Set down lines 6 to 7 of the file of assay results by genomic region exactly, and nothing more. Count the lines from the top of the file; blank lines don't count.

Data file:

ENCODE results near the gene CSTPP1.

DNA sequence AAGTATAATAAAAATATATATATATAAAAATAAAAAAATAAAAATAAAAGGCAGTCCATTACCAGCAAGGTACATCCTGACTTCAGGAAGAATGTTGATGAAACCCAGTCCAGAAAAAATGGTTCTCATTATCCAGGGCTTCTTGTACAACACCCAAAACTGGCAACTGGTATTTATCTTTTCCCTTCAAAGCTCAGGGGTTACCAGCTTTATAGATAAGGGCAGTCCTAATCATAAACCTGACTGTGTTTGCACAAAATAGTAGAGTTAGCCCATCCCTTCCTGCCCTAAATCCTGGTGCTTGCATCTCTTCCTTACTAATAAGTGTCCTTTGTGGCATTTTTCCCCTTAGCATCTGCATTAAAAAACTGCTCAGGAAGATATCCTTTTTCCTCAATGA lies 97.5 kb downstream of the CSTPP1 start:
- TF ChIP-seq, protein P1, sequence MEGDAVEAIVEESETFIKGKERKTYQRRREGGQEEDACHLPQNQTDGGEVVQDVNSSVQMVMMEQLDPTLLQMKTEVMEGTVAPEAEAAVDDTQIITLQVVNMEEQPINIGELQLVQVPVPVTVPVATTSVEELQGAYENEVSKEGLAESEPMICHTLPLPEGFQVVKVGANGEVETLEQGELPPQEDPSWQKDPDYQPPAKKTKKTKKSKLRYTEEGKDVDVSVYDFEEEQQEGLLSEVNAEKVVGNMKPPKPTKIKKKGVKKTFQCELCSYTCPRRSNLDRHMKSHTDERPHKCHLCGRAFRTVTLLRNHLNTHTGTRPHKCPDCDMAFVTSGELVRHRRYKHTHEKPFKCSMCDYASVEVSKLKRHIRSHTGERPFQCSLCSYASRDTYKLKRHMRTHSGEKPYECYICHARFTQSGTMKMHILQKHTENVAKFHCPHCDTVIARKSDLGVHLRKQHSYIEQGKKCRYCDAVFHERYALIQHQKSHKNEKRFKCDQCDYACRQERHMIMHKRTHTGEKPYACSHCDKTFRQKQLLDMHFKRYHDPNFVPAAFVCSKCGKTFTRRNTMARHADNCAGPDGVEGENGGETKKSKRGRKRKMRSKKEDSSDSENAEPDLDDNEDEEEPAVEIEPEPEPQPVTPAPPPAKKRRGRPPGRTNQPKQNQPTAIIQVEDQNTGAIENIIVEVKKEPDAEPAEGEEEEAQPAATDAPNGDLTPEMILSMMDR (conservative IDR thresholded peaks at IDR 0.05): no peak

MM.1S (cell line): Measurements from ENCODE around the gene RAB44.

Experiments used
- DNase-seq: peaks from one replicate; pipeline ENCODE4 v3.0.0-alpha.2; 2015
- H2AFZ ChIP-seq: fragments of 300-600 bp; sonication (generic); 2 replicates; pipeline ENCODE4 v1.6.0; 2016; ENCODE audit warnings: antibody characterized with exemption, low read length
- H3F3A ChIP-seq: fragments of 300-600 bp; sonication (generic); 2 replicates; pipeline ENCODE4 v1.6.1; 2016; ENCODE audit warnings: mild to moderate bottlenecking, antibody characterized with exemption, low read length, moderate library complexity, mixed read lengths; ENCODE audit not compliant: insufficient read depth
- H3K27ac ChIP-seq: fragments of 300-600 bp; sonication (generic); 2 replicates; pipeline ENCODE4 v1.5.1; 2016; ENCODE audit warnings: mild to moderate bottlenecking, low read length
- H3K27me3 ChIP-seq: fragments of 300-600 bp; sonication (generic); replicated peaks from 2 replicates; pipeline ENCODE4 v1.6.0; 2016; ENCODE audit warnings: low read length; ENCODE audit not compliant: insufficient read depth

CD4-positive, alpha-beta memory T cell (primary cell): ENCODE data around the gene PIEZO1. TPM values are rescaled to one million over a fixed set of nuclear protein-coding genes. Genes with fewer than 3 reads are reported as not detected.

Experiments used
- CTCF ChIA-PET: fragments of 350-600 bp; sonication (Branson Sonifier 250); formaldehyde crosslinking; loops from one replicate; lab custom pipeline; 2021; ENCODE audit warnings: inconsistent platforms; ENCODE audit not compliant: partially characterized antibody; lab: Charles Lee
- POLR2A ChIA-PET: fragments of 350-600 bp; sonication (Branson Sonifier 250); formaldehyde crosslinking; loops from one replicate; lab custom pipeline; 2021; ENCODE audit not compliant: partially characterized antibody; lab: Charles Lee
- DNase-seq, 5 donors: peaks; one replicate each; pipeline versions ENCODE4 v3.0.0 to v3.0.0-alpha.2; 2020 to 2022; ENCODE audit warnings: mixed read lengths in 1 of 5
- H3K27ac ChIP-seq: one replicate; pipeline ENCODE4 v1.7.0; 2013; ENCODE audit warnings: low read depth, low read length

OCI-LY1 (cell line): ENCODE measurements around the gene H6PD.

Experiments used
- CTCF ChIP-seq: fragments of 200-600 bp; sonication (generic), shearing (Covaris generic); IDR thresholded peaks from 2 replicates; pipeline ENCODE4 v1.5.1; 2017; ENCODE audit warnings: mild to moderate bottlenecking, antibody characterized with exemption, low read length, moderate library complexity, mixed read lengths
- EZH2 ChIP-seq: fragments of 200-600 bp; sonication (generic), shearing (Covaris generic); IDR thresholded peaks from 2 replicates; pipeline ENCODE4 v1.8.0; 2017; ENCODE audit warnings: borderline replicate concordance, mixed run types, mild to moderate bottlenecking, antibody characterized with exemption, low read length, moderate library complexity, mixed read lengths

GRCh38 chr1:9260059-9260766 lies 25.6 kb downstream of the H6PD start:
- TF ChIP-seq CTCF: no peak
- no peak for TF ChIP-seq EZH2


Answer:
- DNase-seq: peaks from one replicate; pipeline ENCODE4 v3.0.0-alpha.2; 2015
- H2AFZ ChIP-seq: fragments of 300-600 bp; sonication (generic); 2 replicates; pipeline ENCODE4 v1.6.0; 2016; ENCODE audit warnings: antibody characterized with exemption, low read length